Now this gripper sadly had one of it's hard steel 'talons' missing - never mind - spares still available for the not inconsiderable cost of 99 (inc postage and VAT) for a set of three - BUT you get the fixing screws AND an Allen key, so a bargain  :bang:

Biting my lip and remembering that these grippers cost 1400 new I shelled out my dosh and got the three spares.

Now I have a repetition job of 100 parts to do for a friend of a friend so time to mount it and play with some code. The gripper has a cylinder inside that can be operated by compressed air or coolant. No air service on this lathe so coolant it is. The sequence is, select the gripper, put it where you want it, turn the coolant on, do the pulling bit, then turn the coolant off again to release its grip.

Well, gripping works famously, but when the coolant is turned off it doesn't release. As the coolant is solenoid valve driven to the tool turret, coolant pressure is maintained in the line keeping the gripper firmly shut  :bang:

OK a modification is called for. Another solenoid valve working in anti-phase with the feed valve dumping pressure in the line to the sump. It would have been VERY easy if I could have sourced a 24 volt DC 1/2" BSP brass valve in a normally open configuration at a sensible price, but they are rare with the proper industrial ISO plug in connectors.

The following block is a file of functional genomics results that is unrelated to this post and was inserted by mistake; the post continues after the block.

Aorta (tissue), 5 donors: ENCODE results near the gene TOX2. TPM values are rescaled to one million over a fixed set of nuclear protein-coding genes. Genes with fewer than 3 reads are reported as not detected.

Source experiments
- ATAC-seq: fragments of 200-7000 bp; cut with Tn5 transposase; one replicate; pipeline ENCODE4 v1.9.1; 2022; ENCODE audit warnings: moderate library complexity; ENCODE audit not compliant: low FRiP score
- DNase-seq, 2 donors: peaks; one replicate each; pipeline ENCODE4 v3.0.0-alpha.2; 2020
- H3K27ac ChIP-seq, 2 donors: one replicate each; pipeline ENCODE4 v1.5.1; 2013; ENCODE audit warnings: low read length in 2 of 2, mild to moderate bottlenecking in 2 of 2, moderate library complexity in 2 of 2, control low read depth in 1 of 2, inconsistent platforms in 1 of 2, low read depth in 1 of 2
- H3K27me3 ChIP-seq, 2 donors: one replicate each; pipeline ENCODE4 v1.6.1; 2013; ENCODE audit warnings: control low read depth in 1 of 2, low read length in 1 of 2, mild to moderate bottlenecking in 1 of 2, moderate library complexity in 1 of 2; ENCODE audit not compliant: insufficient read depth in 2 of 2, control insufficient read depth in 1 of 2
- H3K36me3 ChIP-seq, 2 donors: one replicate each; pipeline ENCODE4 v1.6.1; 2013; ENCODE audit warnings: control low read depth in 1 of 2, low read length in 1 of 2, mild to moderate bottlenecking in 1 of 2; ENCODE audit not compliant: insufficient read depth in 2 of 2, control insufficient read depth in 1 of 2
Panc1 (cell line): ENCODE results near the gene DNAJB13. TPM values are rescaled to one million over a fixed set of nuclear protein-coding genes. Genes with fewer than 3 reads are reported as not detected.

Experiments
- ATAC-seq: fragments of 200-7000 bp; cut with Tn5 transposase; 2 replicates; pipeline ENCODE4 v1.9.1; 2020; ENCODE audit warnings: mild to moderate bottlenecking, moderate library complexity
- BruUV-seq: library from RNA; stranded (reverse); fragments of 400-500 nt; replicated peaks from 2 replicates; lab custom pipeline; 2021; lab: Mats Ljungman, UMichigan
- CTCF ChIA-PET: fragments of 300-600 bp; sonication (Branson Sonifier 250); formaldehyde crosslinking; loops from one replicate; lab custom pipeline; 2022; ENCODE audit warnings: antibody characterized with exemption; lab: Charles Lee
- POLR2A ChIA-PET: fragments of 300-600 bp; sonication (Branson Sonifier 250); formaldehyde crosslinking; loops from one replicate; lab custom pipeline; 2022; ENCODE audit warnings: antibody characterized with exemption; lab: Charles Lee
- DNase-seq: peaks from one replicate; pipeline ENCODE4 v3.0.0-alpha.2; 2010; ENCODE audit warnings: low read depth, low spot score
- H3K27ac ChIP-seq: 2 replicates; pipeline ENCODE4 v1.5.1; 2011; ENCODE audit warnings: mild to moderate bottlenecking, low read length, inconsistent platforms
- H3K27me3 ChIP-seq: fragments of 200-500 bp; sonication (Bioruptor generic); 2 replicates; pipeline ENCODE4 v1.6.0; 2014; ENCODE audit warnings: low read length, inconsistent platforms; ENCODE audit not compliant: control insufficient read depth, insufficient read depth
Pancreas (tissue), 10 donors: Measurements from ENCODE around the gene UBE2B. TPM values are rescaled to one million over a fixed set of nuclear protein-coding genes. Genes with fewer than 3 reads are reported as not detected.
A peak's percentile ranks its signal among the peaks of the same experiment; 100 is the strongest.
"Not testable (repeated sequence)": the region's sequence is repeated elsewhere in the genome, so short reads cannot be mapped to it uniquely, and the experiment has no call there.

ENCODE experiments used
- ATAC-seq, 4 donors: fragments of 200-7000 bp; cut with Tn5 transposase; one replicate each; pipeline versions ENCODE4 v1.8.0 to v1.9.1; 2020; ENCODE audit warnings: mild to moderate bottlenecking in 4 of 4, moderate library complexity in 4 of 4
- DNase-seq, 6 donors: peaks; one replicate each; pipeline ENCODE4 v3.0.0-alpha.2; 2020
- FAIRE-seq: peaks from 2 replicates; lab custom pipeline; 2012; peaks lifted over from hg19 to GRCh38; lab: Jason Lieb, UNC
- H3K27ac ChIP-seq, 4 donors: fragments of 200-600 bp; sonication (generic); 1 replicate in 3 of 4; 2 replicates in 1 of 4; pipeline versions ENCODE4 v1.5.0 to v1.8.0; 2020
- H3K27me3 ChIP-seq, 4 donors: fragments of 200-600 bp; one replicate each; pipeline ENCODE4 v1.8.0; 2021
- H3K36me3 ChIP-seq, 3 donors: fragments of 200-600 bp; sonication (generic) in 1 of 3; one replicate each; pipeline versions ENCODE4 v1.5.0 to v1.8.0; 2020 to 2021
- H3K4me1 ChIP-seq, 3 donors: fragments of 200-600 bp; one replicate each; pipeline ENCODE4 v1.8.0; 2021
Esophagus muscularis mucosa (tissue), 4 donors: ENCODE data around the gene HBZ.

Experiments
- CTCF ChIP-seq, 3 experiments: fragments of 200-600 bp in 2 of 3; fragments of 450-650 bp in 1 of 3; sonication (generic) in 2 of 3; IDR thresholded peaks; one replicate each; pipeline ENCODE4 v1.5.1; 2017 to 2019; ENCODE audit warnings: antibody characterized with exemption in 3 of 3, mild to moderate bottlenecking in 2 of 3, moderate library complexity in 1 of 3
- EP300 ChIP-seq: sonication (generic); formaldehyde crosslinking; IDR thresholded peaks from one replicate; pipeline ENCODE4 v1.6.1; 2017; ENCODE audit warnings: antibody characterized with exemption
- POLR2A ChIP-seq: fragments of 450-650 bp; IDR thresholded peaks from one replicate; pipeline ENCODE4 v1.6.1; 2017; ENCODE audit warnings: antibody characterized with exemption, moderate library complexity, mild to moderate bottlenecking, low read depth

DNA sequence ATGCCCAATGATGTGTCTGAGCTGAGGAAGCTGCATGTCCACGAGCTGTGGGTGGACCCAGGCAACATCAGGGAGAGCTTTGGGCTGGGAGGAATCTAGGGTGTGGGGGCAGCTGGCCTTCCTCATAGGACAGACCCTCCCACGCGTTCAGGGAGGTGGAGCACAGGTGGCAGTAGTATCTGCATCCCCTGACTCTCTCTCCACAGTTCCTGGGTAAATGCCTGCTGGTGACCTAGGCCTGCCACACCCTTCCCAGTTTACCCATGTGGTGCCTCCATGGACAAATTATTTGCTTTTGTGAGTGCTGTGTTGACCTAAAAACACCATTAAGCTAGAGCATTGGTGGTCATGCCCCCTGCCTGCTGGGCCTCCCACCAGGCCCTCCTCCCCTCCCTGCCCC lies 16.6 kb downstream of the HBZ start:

Never mind, use a normally closed valve, add a couple of lines to the PLC program to add another output for this valve in anti-phase to the feed valve and the job's a good 'un  :thumbup:

So valve and a few bits of plumbing have been ordered, and today I tweaked and tested the changes to the PLC program and now I'm just waiting for the bits to arrive .



« Last Edit: July 20, 2019, 03:58:10 PM by awemawson »
Andrew Mawson
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Offline AdeV

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Re: The Sequel - Oh Blimey I bought a CNC Lathe (Beaver TC 20)
« Reply #858 on: July 21, 2019, 05:23:24 AM »